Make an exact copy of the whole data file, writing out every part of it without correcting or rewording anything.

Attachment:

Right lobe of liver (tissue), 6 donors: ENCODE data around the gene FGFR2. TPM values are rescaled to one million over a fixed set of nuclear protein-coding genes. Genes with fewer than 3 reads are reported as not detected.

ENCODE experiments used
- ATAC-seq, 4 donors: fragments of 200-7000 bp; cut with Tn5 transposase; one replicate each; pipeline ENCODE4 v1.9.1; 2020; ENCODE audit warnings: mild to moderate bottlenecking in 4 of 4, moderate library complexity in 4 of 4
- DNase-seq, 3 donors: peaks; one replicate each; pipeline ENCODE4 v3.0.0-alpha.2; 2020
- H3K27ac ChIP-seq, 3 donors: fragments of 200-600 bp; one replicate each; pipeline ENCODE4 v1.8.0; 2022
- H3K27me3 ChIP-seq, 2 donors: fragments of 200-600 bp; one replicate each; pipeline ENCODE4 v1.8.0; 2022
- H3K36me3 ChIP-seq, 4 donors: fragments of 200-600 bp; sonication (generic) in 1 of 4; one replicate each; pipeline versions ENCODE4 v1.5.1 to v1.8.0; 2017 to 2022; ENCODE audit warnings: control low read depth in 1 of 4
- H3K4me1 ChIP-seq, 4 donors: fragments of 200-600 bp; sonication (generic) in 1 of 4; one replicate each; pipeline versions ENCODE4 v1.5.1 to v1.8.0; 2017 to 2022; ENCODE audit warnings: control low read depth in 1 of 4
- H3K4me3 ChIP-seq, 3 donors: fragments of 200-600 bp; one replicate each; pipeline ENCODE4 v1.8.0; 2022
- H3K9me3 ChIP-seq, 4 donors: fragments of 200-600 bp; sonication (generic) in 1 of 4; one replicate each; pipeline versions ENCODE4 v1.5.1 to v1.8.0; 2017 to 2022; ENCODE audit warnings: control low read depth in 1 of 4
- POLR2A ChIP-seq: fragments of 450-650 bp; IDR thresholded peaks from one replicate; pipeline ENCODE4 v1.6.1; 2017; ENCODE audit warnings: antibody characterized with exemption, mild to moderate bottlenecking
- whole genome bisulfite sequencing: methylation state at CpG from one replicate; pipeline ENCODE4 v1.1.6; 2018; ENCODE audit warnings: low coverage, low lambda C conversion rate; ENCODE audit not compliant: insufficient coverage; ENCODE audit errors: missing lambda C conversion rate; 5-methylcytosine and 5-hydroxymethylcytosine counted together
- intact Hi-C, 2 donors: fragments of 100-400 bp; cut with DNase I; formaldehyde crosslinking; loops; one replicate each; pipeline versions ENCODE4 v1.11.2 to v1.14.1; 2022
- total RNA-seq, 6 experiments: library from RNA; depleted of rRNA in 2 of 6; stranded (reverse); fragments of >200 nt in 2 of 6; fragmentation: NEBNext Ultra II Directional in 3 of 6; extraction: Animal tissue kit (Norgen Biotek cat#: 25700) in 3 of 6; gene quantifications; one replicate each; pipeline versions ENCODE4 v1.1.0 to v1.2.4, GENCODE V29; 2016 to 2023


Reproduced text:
Right lobe of liver (tissue), 6 donors: ENCODE data around the gene FGFR2. TPM values are rescaled to one million over a fixed set of nuclear protein-coding genes. Genes with fewer than 3 reads are reported as not detected.

ENCODE experiments used
- ATAC-seq, 4 donors: fragments of 200-7000 bp; cut with Tn5 transposase; one replicate each; pipeline ENCODE4 v1.9.1; 2020; ENCODE audit warnings: mild to moderate bottlenecking in 4 of 4, moderate library complexity in 4 of 4
- DNase-seq, 3 donors: peaks; one replicate each; pipeline ENCODE4 v3.0.0-alpha.2; 2020
- H3K27ac ChIP-seq, 3 donors: fragments of 200-600 bp; one replicate each; pipeline ENCODE4 v1.8.0; 2022
- H3K27me3 ChIP-seq, 2 donors: fragments of 200-600 bp; one replicate each; pipeline ENCODE4 v1.8.0; 2022
- H3K36me3 ChIP-seq, 4 donors: fragments of 200-600 bp; sonication (generic) in 1 of 4; one replicate each; pipeline versions ENCODE4 v1.5.1 to v1.8.0; 2017 to 2022; ENCODE audit warnings: control low read depth in 1 of 4
- H3K4me1 ChIP-seq, 4 donors: fragments of 200-600 bp; sonication (generic) in 1 of 4; one replicate each; pipeline versions ENCODE4 v1.5.1 to v1.8.0; 2017 to 2022; ENCODE audit warnings: control low read depth in 1 of 4
- H3K4me3 ChIP-seq, 3 donors: fragments of 200-600 bp; one replicate each; pipeline ENCODE4 v1.8.0; 2022
- H3K9me3 ChIP-seq, 4 donors: fragments of 200-600 bp; sonication (generic) in 1 of 4; one replicate each; pipeline versions ENCODE4 v1.5.1 to v1.8.0; 2017 to 2022; ENCODE audit warnings: control low read depth in 1 of 4
- POLR2A ChIP-seq: fragments of 450-650 bp; IDR thresholded peaks from one replicate; pipeline ENCODE4 v1.6.1; 2017; ENCODE audit warnings: antibody characterized with exemption, mild to moderate bottlenecking
- whole genome bisulfite sequencing: methylation state at CpG from one replicate; pipeline ENCODE4 v1.1.6; 2018; ENCODE audit warnings: low coverage, low lambda C conversion rate; ENCODE audit not compliant: insufficient coverage; ENCODE audit errors: missing lambda C conversion rate; 5-methylcytosine and 5-hydroxymethylcytosine counted together
- intact Hi-C, 2 donors: fragments of 100-400 bp; cut with DNase I; formaldehyde crosslinking; loops; one replicate each; pipeline versions ENCODE4 v1.11.2 to v1.14.1; 2022
- total RNA-seq, 6 experiments: library from RNA; depleted of rRNA in 2 of 6; stranded (reverse); fragments of >200 nt in 2 of 6; fragmentation: NEBNext Ultra II Directional in 3 of 6; extraction: Animal tissue kit (Norgen Biotek cat#: 25700) in 3 of 6; gene quantifications; one replicate each; pipeline versions ENCODE4 v1.1.0 to v1.2.4, GENCODE V29; 2016 to 2023